Welsh dreams of a first victory over New Zealand in 53 years were shredded as the All Blacks ran in five tries at the Millennium Stadium for a 45-10 win.
Wales had been denied the chance to go eyeball-to-eyeball with the haka before kick-off - and they barely got close to New Zealand in the game either.
Winger Sitiveni Sivivatu scored his second Test hat-trick after creating the All Blacks' first try, for Luke McAlister, with the game barely three minutes old.
The All Blacks were awarded a penalty try late in the piece after Rico Gear had embarked on a brilliant run through the Welsh defence, only to be held up illegally on the line by Martyn Williams.
Wales' only response came when the All Blacks were down to 14 men, after captain Richie McCaw was sin-binned, and Martyn Williams was driven over.
Wales head coach Gareth Jenkins was looking on this game as an indicator of where his side stand in the grand scheme of things.
The question was always going to be how long Wales could live with New Zealand. The answer was three minutes.
Wales had been written off as rugby's "village idiots" in the New Zealand press - and they were made to look like it as the All Blacks produced a virtually flawless first 40 minutes and led 28-3 at the interval.
They out-muscled Wales up front and punished mistakes with ruthless efficiency.
Wales responded gamely after the interval, earning the try for Williams, but the game had long been up by then.
Wales' victory over New Zealand in 1953 was last night voted as their greatest ever triumph.
The captain that day, Bledynn Williams, appealed for Wales to remove the 'monkey' from his back - but came nowhere near getting his wish.
The rows which had erupted in midweek - over Ian Gough's suggestion that New Zealand were "honest cheats", and the 'village idiots' jibe - continued today when New Zealand refused to perform the haka.
They were upset by the Welsh Rugby Union's request for the haka to be performed between anthems, rather than just before kick-off.
The decision was greeted by howling boos from the Welsh supporters, who were not aware of the reasons behind the decision.
Nevertheless, it hardly affected New Zealand who scored their first try after just three minutes when Sivivatu beat Tom Shanklin and sent McAlister over.
Dan Carter extended New Zealand's lead three minutes later, after Wales had been penalised for pulling down a line-out.
Carter struck two more penalties to open a 16-0 lead after Wales, struggling to impose themselves against the All Blacks' fearsome back-row trio, were penalised at the breakdown.
Wales were inviting pressure on themselves as Stephen Jones continually missed touch, a cardinal sin against a New Zealand side so dangerous on the counter-attack.
Sonny Parker and Shanklin were leading the Welsh response, trying to punch holes through the middle of the All Blacks defence.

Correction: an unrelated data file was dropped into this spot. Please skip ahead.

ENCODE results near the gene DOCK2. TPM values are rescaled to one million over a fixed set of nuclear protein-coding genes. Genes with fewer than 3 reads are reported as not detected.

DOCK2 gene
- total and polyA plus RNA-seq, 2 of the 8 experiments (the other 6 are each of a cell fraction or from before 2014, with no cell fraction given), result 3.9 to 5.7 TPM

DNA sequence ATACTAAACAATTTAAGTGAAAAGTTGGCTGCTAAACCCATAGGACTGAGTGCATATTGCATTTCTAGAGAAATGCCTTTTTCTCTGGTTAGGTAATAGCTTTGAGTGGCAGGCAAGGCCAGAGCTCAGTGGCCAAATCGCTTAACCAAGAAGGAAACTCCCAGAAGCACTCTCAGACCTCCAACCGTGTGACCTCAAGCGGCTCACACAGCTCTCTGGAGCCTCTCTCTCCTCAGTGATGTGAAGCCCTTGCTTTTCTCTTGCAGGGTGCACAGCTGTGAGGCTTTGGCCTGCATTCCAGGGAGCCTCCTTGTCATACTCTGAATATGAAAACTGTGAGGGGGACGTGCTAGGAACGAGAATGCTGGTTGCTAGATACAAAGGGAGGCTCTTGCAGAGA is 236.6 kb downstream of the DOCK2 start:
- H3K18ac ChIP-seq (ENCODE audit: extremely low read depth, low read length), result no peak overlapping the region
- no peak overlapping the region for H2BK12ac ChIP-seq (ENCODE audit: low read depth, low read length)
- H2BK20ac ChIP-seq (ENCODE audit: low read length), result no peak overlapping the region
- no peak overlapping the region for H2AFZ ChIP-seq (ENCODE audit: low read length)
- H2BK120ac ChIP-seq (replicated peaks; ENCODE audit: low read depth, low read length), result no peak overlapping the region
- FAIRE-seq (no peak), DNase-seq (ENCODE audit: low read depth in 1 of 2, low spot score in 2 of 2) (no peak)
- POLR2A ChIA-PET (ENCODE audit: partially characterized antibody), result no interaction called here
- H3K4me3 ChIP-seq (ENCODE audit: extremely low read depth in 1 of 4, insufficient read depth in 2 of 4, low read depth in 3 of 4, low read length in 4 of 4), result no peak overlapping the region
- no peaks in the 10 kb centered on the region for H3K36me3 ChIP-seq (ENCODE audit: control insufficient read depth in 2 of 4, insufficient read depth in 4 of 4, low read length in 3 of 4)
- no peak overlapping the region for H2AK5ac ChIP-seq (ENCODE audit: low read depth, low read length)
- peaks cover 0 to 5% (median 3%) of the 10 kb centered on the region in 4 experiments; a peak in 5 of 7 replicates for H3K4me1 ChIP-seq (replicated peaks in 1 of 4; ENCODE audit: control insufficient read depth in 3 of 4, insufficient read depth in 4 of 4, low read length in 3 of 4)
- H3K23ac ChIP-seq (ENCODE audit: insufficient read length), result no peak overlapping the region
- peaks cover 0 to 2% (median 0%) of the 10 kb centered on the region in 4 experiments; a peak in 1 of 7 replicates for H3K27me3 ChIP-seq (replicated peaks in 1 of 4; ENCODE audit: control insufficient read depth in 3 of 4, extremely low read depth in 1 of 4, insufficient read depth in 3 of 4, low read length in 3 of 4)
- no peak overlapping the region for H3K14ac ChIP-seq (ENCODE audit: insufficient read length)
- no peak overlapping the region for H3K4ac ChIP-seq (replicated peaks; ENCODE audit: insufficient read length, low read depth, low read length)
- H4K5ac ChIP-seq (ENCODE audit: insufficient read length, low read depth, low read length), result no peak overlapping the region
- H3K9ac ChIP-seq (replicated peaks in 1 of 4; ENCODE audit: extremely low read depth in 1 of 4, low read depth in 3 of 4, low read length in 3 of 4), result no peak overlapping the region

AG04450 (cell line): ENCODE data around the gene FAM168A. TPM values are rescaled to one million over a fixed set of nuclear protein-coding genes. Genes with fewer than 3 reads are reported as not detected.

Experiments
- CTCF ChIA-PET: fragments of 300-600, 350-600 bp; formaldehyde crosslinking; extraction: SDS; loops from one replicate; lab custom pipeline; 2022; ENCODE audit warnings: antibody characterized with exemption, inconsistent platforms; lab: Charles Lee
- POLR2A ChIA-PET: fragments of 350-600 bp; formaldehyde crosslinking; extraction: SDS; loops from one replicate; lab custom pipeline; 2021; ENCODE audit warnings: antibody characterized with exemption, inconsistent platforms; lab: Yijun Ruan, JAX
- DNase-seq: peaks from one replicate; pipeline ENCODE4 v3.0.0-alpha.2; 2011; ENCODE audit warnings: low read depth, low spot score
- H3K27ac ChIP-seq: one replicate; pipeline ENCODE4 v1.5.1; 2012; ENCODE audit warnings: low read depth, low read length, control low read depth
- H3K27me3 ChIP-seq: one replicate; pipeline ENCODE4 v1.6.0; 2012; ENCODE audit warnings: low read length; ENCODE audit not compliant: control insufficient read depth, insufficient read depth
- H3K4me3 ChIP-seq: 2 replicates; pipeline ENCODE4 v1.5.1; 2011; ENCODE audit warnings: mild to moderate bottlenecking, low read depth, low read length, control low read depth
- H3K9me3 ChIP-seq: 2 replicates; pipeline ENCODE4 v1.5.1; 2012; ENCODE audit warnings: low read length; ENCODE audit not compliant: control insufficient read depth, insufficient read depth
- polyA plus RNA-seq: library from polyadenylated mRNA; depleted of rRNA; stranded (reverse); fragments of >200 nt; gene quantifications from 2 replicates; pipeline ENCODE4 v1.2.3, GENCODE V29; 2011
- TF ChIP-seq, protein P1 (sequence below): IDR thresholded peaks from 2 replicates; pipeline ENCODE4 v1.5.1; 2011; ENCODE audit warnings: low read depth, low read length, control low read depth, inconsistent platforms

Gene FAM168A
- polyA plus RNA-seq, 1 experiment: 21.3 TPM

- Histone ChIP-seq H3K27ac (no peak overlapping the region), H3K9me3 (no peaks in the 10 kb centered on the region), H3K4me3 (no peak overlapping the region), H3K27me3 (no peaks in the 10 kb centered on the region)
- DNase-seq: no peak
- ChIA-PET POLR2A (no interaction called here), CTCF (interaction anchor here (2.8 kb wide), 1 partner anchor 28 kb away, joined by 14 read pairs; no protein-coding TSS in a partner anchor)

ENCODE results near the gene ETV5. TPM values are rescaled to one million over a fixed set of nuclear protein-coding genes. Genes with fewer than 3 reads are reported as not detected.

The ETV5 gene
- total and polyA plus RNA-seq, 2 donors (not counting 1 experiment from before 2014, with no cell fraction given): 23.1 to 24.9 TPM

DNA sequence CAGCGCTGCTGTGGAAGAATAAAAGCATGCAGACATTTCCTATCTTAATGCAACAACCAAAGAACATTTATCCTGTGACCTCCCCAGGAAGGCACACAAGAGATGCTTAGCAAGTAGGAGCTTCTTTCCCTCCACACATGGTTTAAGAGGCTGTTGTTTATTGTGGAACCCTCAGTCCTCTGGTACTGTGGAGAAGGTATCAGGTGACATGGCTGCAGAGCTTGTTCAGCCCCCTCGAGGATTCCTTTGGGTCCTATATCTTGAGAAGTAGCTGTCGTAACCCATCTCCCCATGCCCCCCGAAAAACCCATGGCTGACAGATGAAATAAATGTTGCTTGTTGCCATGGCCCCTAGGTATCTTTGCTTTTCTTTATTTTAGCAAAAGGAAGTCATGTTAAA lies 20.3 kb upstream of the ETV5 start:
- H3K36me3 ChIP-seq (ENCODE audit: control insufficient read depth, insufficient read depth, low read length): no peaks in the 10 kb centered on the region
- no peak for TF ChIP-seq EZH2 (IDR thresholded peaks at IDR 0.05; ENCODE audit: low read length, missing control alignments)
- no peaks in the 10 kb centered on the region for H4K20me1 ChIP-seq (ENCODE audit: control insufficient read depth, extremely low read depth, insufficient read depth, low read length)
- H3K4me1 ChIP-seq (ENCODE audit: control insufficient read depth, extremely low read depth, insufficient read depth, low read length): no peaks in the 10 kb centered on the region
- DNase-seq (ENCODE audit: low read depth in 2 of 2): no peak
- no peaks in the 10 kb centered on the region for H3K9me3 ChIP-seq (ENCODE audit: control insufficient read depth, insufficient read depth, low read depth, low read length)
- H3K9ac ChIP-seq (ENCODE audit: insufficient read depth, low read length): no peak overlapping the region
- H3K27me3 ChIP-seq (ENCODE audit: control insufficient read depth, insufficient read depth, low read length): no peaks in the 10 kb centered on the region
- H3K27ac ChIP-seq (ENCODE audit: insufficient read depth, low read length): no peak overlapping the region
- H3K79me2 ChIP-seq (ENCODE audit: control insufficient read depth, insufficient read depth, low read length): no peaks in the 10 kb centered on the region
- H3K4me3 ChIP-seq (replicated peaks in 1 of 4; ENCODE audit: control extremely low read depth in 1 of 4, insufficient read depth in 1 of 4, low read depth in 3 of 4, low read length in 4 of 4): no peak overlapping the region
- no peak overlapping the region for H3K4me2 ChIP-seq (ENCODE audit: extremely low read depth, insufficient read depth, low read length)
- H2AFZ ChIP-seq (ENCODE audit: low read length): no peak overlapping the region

Wales were being limited to most of their possession on half-way but finally got on the scoreboard after New Zealand were penalised for offside and Stephen Jones slotted the three points.
Wales snatched possession on half way after Martyn Williams picked off an interception, but the All Blacks' defence were quick to react and pressured Dwayne Peel to spill the ball under pressure.
New Zealand counter-attacked in typically ruthless fashion.
Carter led the break - and after scrum-half Byron Keller had been halted just short of the line, Sivivatu held off Shanklin's attempted tackle and slid over to score.
Sivivatu was over again just before the interval, after the All Blacks had pinched another turnover on half-way.
Kelleher sparked the counter-attack and fed Conrad Smith who sent Sivivatu over on the angle for his second try.
Carter added another penalty before Wales made a raft of changes - with Gethin Jenkins, Alix Popham and James Hook replacing loose-head prop Duncan Jones, number eight Ryan Jones and Shanklin.
Hook's introduction as a creative inside centre heralded a change in emphasis for Wales - and they began to keep the ball in hand.
Shane Williams and Mark Jones began to cause New Zealand problems, and Peel began to win the battle of the scrum-halves.
McCaw was sin-binned for killing the ball after 56 minutes, and Wales eventually profited - driving Williams over from a line-out.
Carter was replaced by Nick Evans, who made an immediate impact with the run which created Sivivatu's third try.
It was the Fijian-born winger's 12th try in as many Tests for the All Blacks and his second international hat-trick.
New Zealand lost replacement hooker Andrew Hore to the sin-bin - but it did not stop the All Blacks scoring again.
Martyn Williams wrapped himself around Gear, after the All Blacks winger had beaten at least five Welsh tacklers on a brilliant run for the line.
Referee Dave Pearson awarded the penalty try, and the rout was complete.